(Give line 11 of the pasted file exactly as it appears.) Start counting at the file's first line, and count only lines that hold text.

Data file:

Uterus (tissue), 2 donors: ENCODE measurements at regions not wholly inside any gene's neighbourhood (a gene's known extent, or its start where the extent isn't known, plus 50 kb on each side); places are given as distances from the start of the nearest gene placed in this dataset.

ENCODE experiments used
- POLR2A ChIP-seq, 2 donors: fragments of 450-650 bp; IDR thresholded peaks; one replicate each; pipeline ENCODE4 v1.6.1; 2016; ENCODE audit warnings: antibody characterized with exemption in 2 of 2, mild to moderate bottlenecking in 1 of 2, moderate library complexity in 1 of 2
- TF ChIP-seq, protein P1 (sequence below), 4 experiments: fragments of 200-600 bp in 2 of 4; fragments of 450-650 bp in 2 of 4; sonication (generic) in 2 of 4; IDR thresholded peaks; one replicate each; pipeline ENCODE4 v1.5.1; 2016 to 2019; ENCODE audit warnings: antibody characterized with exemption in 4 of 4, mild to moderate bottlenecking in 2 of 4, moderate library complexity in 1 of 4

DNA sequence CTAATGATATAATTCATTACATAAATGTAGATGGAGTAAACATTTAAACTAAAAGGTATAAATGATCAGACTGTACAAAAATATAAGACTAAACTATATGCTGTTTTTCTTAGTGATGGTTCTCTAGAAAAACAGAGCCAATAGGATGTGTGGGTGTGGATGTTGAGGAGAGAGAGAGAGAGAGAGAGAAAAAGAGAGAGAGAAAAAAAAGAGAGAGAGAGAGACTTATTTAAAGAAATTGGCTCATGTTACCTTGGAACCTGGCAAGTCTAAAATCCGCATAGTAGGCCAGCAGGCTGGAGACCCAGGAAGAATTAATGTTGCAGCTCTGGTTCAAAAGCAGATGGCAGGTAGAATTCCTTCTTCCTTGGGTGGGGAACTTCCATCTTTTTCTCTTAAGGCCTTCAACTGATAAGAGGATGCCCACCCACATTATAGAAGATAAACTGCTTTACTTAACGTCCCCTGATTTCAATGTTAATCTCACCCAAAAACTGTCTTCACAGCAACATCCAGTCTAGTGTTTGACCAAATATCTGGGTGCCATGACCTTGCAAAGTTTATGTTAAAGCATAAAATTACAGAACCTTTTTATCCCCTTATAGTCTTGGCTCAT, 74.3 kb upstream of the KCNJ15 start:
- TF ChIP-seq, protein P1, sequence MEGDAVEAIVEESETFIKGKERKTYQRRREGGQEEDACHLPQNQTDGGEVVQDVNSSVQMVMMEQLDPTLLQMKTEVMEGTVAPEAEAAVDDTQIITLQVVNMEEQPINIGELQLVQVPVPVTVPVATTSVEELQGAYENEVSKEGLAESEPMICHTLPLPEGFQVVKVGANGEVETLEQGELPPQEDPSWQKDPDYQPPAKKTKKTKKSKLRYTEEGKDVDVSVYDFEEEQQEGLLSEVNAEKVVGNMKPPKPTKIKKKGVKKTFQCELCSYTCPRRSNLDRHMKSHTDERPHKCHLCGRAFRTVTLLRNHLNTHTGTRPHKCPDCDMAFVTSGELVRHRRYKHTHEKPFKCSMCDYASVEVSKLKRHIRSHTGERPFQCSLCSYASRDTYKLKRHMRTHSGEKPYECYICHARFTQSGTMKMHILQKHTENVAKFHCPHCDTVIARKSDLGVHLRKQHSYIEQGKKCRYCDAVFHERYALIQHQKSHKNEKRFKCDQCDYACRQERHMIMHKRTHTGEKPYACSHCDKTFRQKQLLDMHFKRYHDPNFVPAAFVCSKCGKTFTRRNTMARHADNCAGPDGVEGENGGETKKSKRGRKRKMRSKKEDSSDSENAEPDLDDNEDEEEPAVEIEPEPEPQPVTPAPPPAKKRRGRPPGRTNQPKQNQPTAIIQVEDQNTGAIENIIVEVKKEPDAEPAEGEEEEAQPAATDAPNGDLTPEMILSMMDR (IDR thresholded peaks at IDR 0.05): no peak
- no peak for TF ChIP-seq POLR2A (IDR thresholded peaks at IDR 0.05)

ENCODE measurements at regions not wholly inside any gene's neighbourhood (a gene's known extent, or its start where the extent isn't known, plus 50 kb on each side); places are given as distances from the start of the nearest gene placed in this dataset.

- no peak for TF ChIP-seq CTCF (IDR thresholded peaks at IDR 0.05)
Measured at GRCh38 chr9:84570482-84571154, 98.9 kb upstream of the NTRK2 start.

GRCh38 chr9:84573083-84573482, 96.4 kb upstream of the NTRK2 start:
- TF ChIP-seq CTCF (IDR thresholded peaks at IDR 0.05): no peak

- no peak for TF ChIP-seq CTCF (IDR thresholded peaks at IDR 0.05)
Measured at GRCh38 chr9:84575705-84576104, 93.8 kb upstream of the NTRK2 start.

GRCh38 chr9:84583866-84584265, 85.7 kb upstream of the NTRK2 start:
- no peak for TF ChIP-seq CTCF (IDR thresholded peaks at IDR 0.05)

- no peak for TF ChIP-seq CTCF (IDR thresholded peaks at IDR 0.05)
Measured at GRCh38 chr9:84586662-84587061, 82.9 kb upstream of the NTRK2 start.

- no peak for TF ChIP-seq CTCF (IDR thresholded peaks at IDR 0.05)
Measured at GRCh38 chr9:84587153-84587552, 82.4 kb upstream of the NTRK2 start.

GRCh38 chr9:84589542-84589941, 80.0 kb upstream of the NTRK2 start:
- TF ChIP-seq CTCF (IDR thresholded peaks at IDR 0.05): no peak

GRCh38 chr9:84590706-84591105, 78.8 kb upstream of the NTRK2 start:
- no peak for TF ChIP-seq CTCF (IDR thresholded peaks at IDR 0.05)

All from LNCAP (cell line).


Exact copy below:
GRCh38 chr9:84573083-84573482, 96.4 kb upstream of the NTRK2 start: